Filming with animals is no picnic in the park – although very rewarding. With the newly passed Performing Animals Protection Amendment Act 4 of 2016 (PAPA), things are set to become more challenging for filmmakers, animal owners and handlers. The use of animals as onscreen performers presents a range of technical, legal, choreographic, medical, and strategic difficulties. Special medical insurance may be required for animals just as for human performers. Because animals are relatively incompetent linguistically, choreography and cinematic trickery must take the place of direction. Having said that, the Act is great news for animals as more stringent laws mean more protection for our furry friends on set.

In the film-within-a-film in Truffaut’sDay for Night(1973), for example, there is a scenic reference to the director’s earlier The Soft Skin (1964)—itself a play upon Jean Vigo’sL’Atalante (1934) — that uses a kitten to demonstrate this difficulty. The scene calls for a pair of lovers to wake up one morning, open the door of their motel room, and find a kitten begging for a bottle of milk that has been left on their stoop; when they pour a little into a saucer, she drinks. But the feline actor has other things in mind and keeps heading offscreen; in the close shot that focuses upon her as she sniffs at the saucer of milk, the hand of the assistant director is visible, pushing the animal back into the frame. Many takes are needed before everyone is happy: while in “real life” nothing would seem to be simpler or more natural, in filmmaking this moment is a supremely difficult technical achievement.

Filming with animals is demanding in the extreme, and often arcane. Duplicate or even triplicate performers must frequently be on hand; in Seabiscuit (2003), ten bay horses played the lead role. Animals must be rested between takes, because they tire under the intense heat of the lights and are likely to react adversely to prop noise. Sometimes animals are very close to props themselves: from a design point of view, their natural coloration forms part of the aesthetic challenge of a shot.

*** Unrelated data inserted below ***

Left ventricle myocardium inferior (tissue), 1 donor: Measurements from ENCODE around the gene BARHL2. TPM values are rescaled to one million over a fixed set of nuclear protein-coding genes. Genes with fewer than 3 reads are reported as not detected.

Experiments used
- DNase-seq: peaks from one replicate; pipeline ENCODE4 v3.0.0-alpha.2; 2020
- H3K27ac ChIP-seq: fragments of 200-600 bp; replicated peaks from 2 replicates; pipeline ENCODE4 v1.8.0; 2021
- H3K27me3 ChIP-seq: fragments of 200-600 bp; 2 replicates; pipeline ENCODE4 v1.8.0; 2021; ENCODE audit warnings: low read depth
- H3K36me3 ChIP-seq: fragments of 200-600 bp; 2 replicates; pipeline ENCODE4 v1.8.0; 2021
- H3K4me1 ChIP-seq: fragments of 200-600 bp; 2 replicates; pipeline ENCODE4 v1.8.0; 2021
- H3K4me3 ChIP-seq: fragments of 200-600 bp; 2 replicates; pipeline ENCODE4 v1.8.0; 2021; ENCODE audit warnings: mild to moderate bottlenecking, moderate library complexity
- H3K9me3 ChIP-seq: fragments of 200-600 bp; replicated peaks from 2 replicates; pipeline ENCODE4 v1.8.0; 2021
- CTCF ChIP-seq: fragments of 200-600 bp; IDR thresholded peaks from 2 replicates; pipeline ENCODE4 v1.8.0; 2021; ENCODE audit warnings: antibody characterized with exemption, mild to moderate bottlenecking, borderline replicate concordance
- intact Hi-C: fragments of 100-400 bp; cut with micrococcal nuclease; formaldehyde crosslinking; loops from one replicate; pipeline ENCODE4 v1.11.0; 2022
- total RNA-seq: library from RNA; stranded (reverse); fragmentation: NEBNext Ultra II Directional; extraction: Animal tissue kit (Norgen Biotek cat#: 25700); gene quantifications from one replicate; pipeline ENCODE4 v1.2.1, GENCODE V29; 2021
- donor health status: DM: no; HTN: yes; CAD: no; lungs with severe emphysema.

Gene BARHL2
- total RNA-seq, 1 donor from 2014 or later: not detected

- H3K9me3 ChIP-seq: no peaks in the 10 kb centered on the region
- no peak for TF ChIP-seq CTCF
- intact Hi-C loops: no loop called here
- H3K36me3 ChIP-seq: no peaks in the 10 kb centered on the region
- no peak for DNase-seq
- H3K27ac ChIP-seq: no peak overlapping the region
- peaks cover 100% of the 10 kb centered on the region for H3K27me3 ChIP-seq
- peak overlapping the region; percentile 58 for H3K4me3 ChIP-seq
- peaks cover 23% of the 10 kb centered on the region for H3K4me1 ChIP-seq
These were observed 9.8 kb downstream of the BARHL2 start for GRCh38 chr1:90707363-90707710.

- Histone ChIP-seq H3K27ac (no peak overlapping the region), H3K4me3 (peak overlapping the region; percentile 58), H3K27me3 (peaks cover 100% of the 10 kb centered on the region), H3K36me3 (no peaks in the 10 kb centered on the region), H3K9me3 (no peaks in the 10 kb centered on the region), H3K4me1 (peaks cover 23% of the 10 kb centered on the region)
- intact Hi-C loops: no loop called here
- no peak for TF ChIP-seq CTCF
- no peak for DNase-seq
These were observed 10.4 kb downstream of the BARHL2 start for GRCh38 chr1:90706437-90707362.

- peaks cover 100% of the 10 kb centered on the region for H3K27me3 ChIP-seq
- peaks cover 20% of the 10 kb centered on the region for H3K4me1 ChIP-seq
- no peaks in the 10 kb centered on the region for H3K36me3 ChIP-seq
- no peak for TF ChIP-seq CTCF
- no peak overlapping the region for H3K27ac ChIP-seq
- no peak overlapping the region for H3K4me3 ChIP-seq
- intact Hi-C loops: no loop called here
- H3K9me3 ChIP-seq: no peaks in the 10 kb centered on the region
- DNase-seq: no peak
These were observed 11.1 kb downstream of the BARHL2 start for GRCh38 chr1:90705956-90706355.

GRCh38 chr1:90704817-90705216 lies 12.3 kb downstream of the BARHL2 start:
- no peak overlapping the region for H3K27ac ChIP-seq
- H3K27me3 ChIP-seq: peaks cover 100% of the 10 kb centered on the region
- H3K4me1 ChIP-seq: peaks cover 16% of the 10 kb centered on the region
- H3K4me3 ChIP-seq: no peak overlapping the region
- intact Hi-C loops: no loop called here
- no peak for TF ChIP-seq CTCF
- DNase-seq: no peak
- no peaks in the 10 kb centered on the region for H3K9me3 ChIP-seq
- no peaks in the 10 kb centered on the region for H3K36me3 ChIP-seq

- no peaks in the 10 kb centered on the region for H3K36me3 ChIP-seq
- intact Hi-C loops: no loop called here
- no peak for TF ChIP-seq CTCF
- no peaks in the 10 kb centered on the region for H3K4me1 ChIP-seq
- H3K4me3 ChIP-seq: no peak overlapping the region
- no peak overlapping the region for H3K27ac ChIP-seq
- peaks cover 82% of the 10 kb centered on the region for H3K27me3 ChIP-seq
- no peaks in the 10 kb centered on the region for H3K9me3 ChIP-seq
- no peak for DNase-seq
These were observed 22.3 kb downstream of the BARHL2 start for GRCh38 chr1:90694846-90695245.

While screen action involving animal performances is constructed to look believable and is often intended to represent excitement and danger, care must be taken to ensure the safety, nourishment, and protection of animals working in the film industry. Sets and animal costumes must be safe for animal contact; animal action must be meticulously planned to keep within the bounds of what training can effect and to protect animals from harm.

Many techniques of scene simulation are used, including blue or green screen background projection, mechanically operated simulated animals or animal parts or “animaltronics.” In Dr. Doolittle 2 (2001), for instance, a suicidal tiger paces on a window ledge and is “talked down” by the animal psychiatrist (Eddie Murphy). The tiger was filmed pacing against a green screen, and this image was then combined optically with a shot taken at a designed window ledge. Using computerized two-dimensional imaging techniques, frames showing an animal moving its mouth naturally can be individually coordinated with a prerecorded sound track to give the impression, in close-up, that the animal is mouthing words.

The tricks that trainers, cinematographers, directors, and handlers use in order to produce realistic but bizarre animal performances onscreen are uncountable.